|Professor Everett V. Meeks introduced the program in city planning at
Cornell with his 1918 lectures on the history of planning. Beginning in 1931, nonresident
lecturers presented a special series on city planning. By 1935, when Gilmore D. Clarke
joined the faculty, interest in planning courses increased. With the help of a grant from
the Carnegie Corporation, Clarke expanded the lecture series. With further Carnegie
support, Thomas Mackesey developed courses in planning history, zoning, and fieldwork. The
Colleges of Architecture and Engineering gave instruction on a cooperative basis. While
the courses were not originally intended to lead to a degree in planning, in 1941 the New
York State Regents approved the formal masters degree program.
Initially, most planning students were Cornell architecture graduates who could complete the masters program in one year, but after World War II enrollment was boosted by students from other fields and schools, as well as international students. In 1952 John Reps (M.R.P. 47) received a full-time appointment as the first chairman of the new Department of City and Regional Planning. The new program enrolled seven students, and required courses from other colleges on campus to provide a more rounded education.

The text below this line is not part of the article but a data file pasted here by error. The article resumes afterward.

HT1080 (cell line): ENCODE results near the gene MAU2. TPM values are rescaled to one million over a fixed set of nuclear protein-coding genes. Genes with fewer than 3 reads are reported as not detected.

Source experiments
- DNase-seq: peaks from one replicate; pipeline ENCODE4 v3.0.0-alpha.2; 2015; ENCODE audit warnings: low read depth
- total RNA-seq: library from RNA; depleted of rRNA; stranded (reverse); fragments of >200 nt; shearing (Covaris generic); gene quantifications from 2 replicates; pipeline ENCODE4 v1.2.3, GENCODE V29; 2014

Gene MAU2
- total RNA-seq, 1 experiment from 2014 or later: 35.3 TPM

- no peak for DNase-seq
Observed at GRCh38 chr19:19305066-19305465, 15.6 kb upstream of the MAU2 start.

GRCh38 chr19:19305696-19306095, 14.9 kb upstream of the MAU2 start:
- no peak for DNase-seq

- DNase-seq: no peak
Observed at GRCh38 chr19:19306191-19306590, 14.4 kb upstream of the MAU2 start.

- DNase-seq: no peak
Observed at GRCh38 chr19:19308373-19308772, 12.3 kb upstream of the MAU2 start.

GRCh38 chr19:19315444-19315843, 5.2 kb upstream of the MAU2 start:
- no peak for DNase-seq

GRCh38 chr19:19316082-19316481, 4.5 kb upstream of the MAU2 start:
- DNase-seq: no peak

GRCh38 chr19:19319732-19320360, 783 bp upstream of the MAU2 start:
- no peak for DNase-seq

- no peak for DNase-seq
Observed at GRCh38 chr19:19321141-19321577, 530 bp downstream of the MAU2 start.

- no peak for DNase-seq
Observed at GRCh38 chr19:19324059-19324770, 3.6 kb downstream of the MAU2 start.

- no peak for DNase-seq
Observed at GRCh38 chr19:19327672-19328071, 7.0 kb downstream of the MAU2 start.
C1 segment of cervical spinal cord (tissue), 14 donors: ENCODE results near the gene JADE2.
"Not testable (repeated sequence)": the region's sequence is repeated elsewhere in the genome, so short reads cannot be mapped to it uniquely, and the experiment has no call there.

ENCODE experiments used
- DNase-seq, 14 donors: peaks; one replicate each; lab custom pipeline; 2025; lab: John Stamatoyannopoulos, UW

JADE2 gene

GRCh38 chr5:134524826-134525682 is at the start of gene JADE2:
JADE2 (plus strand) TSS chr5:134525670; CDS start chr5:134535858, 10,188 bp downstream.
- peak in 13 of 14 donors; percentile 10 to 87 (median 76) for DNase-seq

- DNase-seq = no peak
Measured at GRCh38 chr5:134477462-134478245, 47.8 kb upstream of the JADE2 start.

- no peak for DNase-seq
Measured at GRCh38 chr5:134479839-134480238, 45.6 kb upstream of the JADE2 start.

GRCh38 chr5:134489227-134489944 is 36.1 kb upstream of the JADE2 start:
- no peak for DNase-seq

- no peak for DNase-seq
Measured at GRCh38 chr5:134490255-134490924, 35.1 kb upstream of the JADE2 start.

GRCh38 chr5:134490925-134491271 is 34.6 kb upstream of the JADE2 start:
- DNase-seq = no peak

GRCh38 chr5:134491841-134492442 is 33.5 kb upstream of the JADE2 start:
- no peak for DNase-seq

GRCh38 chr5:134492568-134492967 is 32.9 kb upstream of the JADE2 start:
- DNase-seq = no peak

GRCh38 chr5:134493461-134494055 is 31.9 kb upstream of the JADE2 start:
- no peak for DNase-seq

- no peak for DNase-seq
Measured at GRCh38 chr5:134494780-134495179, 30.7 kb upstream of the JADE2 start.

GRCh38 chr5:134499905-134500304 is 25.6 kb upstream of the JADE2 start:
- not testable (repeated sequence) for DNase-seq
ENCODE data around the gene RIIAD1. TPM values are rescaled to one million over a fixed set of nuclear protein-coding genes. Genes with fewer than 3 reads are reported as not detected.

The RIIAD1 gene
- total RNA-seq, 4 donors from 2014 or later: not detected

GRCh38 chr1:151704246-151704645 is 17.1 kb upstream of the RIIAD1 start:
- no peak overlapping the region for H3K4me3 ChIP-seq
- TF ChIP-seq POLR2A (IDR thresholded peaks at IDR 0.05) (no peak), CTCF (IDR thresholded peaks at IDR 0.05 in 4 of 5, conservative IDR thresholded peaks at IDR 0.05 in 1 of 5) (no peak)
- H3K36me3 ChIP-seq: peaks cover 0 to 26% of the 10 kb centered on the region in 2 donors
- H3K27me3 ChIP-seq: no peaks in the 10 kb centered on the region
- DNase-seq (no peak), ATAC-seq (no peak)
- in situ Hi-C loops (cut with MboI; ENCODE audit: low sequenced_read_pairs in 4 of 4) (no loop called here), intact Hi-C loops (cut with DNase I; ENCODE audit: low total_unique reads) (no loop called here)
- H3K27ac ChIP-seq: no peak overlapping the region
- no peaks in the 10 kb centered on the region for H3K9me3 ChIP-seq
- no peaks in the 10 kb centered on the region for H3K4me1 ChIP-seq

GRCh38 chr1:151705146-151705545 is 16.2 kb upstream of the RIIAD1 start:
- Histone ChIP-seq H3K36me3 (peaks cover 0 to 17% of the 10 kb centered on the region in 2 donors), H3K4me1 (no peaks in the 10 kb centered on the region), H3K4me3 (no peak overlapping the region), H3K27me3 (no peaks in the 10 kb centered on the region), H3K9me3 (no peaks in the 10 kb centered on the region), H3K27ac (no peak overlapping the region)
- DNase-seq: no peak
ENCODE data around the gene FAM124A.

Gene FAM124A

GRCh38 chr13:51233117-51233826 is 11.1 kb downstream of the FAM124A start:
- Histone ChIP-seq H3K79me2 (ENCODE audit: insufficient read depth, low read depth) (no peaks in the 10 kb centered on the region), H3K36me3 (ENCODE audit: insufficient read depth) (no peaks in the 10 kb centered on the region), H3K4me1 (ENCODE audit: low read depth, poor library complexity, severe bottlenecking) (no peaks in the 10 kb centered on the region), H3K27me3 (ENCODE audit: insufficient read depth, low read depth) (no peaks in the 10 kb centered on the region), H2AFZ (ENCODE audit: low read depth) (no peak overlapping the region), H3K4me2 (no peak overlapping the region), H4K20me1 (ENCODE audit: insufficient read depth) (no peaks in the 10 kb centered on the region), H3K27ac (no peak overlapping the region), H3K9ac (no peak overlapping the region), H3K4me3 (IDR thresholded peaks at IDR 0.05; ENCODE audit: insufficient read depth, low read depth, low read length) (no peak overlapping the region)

The 1960s saw growth on every front. Planning practice and education expanded with the development of greater social awareness. Enrollment increased to about eighty students and the college added several professors with degrees in the social sciences. The department emphasized community assistance, outreach, and research activities. The first course in historic preservation was offered in 1963. A Cornell-Yugoslavia project and a graduate program in planning at the University of Puerto Rico gave Cornell an international presence. City and Regional Planning added three major programs to the graduate curriculum in the 1970sinternational studies, regional science, and historic preservationas well as an undergraduate program in urban and regional studies.
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